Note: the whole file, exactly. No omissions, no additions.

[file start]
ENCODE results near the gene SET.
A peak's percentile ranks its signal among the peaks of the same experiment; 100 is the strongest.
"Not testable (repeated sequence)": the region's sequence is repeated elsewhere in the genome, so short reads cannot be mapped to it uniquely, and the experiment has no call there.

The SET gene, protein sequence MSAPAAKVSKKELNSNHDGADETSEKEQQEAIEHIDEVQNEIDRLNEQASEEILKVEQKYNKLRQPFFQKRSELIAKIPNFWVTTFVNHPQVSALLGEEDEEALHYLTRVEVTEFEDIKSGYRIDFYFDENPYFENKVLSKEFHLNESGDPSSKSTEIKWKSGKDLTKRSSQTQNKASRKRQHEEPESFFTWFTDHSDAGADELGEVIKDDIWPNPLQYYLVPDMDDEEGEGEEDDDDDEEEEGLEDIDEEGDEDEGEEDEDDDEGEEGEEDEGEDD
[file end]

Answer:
ENCODE results near the gene SET.
A peak's percentile ranks its signal among the peaks of the same experiment; 100 is the strongest.
"Not testable (repeated sequence)": the region's sequence is repeated elsewhere in the genome, so short reads cannot be mapped to it uniquely, and the experiment has no call there.

The SET gene, protein sequence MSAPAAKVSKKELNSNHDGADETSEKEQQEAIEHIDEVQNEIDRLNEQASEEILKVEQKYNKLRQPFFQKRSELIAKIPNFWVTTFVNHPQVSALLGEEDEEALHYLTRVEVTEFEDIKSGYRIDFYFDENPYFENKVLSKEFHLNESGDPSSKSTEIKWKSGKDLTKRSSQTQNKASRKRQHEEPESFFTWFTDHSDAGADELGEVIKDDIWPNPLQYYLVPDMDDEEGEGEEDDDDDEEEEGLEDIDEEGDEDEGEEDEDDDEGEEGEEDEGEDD